Research Update: Pt Engagement, Handoffs, Satisfaction

As usual, we update research related to RROHC  concepts and  patient safety news on our RROHC calls.  On 4/22 we will  discuss some tweeted information and other pertinent research (follow us at @Rhansten):

Patient engagement and knowledge:  A study in February 2013 of Health Affairs found that patients that were more engaged, more knowledgeable, “skilled and confident” about management of their daily lives with their diagnoses, had healthcare costs 8% lower the first year and 21% lower in the next year: this was true EVEN after correcting the research groups for severity of illness.  When looking at specific populations, for example, asthma and hypertension, the differences were 21% higher costs (asthma) and 14% (hypertension).  (Healthleaders Media, April 17, 2013)

Computerization in Patient Hand0ffs: April AJN (In the News, p. 16) discussed a synopsis of an article from Staggers N, Blaz JW,   Journal of Adv Nursing 2013; 69(2): 247-62.  They attempted to review how the complex nursing handoffs at change of shift  on med-surg units could be supported by computerization.  They note that verbal, face to face handoffs are important, and believe that the opportunity for teaching and mentoring new nurses and other side benefits allow for better patient safety.  They recommend that nurses should do what they can to standardize the types or categories of information they need to share on each unit, and prioritize that.  If they can customize the current computer information to tailor the information, it will support better handovers.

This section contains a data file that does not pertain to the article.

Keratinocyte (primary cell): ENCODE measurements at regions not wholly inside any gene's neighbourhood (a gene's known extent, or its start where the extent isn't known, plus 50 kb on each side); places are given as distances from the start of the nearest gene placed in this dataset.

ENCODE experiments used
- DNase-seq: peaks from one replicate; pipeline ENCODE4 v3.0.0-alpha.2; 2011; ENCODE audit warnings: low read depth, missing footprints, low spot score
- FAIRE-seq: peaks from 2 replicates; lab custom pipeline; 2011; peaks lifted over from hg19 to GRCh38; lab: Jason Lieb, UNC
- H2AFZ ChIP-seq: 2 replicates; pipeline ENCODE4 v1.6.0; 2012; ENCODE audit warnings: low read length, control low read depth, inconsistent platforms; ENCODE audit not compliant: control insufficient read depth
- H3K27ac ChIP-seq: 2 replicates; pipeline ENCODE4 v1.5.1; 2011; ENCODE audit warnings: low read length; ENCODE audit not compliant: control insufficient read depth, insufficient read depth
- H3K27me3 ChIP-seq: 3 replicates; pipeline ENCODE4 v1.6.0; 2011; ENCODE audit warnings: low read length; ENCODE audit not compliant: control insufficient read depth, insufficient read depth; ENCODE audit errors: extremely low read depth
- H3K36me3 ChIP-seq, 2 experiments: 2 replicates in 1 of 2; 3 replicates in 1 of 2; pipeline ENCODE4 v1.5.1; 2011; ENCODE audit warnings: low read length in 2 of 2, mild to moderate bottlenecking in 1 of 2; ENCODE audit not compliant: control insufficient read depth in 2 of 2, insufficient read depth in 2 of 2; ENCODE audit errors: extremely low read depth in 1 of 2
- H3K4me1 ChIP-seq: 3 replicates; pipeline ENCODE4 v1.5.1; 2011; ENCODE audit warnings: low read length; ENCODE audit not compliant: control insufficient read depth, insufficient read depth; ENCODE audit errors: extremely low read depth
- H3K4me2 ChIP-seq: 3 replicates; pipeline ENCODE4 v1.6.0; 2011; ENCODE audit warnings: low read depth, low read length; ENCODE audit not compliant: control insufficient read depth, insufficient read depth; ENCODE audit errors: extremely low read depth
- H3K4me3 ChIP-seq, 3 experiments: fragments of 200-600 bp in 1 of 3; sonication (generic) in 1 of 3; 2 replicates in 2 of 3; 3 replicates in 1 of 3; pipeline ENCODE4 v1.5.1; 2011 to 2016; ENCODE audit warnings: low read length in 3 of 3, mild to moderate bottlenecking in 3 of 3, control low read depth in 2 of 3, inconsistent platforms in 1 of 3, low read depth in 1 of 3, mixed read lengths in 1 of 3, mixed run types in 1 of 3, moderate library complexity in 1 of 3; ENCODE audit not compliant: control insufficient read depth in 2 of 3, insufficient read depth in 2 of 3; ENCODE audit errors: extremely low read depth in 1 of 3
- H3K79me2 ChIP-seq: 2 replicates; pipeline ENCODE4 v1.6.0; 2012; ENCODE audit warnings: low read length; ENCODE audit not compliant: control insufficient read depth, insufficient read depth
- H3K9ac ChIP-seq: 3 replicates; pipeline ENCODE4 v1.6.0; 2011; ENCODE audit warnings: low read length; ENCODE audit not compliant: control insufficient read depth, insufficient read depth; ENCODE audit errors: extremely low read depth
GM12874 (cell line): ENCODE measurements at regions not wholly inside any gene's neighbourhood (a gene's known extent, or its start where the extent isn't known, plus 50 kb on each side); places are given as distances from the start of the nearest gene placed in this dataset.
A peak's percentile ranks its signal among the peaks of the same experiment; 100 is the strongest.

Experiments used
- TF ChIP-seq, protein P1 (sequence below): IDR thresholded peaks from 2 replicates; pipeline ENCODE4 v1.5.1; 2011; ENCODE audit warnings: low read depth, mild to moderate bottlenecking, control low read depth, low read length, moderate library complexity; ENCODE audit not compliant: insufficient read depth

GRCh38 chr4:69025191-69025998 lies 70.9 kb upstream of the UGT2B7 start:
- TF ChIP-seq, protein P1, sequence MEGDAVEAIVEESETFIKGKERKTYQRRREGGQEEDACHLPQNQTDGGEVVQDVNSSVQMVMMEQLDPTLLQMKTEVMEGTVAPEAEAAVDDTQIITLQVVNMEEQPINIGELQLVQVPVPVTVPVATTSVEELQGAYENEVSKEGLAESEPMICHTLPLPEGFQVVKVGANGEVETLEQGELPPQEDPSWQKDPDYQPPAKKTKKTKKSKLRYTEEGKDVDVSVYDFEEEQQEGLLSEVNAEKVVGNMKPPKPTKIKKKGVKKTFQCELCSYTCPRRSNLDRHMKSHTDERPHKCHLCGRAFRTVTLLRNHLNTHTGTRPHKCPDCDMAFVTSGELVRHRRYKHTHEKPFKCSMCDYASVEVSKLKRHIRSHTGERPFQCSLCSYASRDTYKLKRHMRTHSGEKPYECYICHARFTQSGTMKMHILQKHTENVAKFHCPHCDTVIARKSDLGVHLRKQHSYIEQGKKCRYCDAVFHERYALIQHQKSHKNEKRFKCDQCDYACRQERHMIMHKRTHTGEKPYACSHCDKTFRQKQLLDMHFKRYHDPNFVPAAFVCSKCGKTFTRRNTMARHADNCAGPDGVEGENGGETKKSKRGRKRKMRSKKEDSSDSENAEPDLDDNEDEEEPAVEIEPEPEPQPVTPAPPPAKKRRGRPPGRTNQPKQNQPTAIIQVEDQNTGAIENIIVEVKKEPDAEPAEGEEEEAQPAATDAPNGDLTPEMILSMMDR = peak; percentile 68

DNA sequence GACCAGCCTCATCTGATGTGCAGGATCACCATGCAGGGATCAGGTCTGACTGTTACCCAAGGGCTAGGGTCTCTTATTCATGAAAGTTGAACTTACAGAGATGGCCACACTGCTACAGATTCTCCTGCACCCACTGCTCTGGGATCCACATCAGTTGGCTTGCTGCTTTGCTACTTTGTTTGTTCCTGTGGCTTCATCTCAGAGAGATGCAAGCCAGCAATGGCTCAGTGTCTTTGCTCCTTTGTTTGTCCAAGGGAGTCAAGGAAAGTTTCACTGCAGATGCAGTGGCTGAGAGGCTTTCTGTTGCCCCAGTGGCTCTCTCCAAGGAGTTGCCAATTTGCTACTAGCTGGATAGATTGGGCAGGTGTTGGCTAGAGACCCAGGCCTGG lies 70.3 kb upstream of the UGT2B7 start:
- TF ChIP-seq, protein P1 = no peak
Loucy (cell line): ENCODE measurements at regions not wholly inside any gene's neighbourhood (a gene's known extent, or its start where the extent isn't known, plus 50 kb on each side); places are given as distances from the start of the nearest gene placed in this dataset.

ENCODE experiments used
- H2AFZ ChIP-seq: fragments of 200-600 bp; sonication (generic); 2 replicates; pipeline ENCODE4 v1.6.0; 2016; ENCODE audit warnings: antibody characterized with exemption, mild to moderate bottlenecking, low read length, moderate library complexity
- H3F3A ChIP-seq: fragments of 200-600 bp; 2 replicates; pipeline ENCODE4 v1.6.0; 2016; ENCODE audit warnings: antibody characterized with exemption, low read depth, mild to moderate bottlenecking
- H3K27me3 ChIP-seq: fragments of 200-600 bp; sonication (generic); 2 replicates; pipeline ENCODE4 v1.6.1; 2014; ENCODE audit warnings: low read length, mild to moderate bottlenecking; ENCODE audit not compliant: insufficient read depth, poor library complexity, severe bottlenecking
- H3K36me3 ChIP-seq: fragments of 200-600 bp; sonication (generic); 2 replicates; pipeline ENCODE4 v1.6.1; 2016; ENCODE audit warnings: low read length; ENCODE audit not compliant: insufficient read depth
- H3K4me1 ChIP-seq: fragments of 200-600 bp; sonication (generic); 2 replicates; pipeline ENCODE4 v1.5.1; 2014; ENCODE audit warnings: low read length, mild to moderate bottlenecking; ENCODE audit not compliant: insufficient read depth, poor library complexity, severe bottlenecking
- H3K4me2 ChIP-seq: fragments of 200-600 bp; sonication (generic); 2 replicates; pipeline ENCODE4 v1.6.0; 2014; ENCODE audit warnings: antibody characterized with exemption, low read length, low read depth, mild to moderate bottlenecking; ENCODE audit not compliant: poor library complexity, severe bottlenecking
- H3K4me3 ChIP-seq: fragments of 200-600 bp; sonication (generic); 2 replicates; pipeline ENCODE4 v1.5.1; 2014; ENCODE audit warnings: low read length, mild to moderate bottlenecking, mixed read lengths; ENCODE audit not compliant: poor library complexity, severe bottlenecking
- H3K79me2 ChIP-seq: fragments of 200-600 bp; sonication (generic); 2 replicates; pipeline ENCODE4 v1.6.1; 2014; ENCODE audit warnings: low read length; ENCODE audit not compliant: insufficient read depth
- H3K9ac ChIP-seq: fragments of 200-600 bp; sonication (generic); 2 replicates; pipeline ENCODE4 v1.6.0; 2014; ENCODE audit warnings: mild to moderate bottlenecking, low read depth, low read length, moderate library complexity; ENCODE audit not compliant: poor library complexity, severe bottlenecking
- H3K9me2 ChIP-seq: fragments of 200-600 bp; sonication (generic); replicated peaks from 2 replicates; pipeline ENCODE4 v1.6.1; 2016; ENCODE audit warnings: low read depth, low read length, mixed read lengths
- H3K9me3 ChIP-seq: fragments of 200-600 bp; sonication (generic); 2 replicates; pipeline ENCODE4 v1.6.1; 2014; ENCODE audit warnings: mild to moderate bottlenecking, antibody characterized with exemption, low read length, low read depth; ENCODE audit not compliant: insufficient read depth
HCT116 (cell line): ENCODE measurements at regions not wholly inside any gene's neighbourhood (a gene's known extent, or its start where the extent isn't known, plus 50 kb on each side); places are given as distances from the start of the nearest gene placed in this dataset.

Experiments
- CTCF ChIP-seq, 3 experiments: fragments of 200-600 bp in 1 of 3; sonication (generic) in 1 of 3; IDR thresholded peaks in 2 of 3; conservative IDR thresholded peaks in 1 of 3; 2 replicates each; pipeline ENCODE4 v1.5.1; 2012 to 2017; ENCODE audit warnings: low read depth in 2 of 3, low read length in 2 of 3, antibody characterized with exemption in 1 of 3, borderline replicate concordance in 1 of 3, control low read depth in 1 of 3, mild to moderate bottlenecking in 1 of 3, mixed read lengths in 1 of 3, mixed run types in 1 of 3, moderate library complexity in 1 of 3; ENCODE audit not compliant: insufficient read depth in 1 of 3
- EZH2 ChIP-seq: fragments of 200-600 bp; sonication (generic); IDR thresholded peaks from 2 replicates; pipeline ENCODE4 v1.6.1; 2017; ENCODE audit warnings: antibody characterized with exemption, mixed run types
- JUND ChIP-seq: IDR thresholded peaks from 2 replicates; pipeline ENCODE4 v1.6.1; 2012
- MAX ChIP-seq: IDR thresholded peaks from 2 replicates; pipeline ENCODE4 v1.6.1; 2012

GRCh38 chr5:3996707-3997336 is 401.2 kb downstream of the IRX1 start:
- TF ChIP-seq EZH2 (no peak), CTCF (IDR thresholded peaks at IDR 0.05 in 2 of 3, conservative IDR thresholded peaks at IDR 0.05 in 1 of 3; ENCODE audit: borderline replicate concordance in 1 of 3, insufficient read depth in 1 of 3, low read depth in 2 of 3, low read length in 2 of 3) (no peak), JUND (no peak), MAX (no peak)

What Patients Really Want:  From NurseZone February 21, 2103. (Debra Wood, contributor).  There are no surprises here. Patients want to be heard, be a valued member of their healthcare team with attentive listening by providers. More than 80% of people surveyed expressed the desire for their provider to listen to them, but only 60% indicate that happens. Less than half of 1068 respondents stated that goals and concerns were asked about by their healthcare providers.  When RNs and MDs asked about their goals and listened to them, they were 3 to 5X more satisfied. 80% wanted to hear the full truth about diagnosis, 70% wanted to understand treatment risks.  (IOM Roundtable on Value and Science-Driven Healthcare)

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